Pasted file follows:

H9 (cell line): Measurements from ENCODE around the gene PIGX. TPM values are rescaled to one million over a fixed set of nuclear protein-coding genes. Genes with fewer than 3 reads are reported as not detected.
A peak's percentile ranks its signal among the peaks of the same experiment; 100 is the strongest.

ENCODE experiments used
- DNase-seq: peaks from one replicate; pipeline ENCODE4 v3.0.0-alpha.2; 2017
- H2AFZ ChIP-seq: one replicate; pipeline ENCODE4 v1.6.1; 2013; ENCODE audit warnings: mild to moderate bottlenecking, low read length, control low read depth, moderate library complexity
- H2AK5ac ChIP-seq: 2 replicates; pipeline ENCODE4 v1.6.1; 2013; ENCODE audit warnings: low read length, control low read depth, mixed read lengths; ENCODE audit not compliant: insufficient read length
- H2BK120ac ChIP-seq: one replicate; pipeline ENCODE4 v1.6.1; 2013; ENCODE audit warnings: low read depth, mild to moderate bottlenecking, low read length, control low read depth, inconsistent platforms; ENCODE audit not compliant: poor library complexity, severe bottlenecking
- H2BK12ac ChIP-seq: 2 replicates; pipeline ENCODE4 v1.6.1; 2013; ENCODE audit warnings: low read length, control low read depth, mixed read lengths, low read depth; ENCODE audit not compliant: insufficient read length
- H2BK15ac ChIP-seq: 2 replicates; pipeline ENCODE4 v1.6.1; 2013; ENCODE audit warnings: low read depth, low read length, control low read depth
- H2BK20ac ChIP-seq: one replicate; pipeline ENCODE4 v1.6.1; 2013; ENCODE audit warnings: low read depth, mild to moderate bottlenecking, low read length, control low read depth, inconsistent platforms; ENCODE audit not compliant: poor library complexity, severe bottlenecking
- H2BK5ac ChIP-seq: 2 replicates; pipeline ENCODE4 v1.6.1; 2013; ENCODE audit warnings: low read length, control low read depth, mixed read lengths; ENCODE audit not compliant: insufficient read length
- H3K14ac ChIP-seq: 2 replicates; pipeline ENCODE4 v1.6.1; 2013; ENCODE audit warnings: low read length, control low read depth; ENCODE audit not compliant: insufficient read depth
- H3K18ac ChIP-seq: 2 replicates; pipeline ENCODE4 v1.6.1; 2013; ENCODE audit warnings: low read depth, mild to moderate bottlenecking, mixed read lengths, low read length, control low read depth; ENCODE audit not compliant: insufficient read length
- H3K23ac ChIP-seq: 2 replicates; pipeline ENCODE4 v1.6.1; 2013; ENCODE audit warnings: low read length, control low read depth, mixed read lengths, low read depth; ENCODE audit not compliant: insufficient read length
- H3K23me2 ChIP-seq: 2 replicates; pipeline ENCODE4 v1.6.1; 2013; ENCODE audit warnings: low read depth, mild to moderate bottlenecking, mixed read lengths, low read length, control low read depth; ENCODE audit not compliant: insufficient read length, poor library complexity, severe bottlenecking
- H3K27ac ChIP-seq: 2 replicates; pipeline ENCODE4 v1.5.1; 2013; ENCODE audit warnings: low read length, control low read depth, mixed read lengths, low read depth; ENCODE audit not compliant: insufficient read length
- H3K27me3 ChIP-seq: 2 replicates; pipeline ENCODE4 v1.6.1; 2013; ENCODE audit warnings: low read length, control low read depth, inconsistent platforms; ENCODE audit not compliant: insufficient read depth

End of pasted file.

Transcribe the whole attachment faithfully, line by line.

H9 (cell line): Measurements from ENCODE around the gene PIGX. TPM values are rescaled to one million over a fixed set of nuclear protein-coding genes. Genes with fewer than 3 reads are reported as not detected.
A peak's percentile ranks its signal among the peaks of the same experiment; 100 is the strongest.

ENCODE experiments used
- DNase-seq: peaks from one replicate; pipeline ENCODE4 v3.0.0-alpha.2; 2017
- H2AFZ ChIP-seq: one replicate; pipeline ENCODE4 v1.6.1; 2013; ENCODE audit warnings: mild to moderate bottlenecking, low read length, control low read depth, moderate library complexity
- H2AK5ac ChIP-seq: 2 replicates; pipeline ENCODE4 v1.6.1; 2013; ENCODE audit warnings: low read length, control low read depth, mixed read lengths; ENCODE audit not compliant: insufficient read length
- H2BK120ac ChIP-seq: one replicate; pipeline ENCODE4 v1.6.1; 2013; ENCODE audit warnings: low read depth, mild to moderate bottlenecking, low read length, control low read depth, inconsistent platforms; ENCODE audit not compliant: poor library complexity, severe bottlenecking
- H2BK12ac ChIP-seq: 2 replicates; pipeline ENCODE4 v1.6.1; 2013; ENCODE audit warnings: low read length, control low read depth, mixed read lengths, low read depth; ENCODE audit not compliant: insufficient read length
- H2BK15ac ChIP-seq: 2 replicates; pipeline ENCODE4 v1.6.1; 2013; ENCODE audit warnings: low read depth, low read length, control low read depth
- H2BK20ac ChIP-seq: one replicate; pipeline ENCODE4 v1.6.1; 2013; ENCODE audit warnings: low read depth, mild to moderate bottlenecking, low read length, control low read depth, inconsistent platforms; ENCODE audit not compliant: poor library complexity, severe bottlenecking
- H2BK5ac ChIP-seq: 2 replicates; pipeline ENCODE4 v1.6.1; 2013; ENCODE audit warnings: low read length, control low read depth, mixed read lengths; ENCODE audit not compliant: insufficient read length
- H3K14ac ChIP-seq: 2 replicates; pipeline ENCODE4 v1.6.1; 2013; ENCODE audit warnings: low read length, control low read depth; ENCODE audit not compliant: insufficient read depth
- H3K18ac ChIP-seq: 2 replicates; pipeline ENCODE4 v1.6.1; 2013; ENCODE audit warnings: low read depth, mild to moderate bottlenecking, mixed read lengths, low read length, control low read depth; ENCODE audit not compliant: insufficient read length
- H3K23ac ChIP-seq: 2 replicates; pipeline ENCODE4 v1.6.1; 2013; ENCODE audit warnings: low read length, control low read depth, mixed read lengths, low read depth; ENCODE audit not compliant: insufficient read length
- H3K23me2 ChIP-seq: 2 replicates; pipeline ENCODE4 v1.6.1; 2013; ENCODE audit warnings: low read depth, mild to moderate bottlenecking, mixed read lengths, low read length, control low read depth; ENCODE audit not compliant: insufficient read length, poor library complexity, severe bottlenecking
- H3K27ac ChIP-seq: 2 replicates; pipeline ENCODE4 v1.5.1; 2013; ENCODE audit warnings: low read length, control low read depth, mixed read lengths, low read depth; ENCODE audit not compliant: insufficient read length
- H3K27me3 ChIP-seq: 2 replicates; pipeline ENCODE4 v1.6.1; 2013; ENCODE audit warnings: low read length, control low read depth, inconsistent platforms; ENCODE audit not compliant: insufficient read depth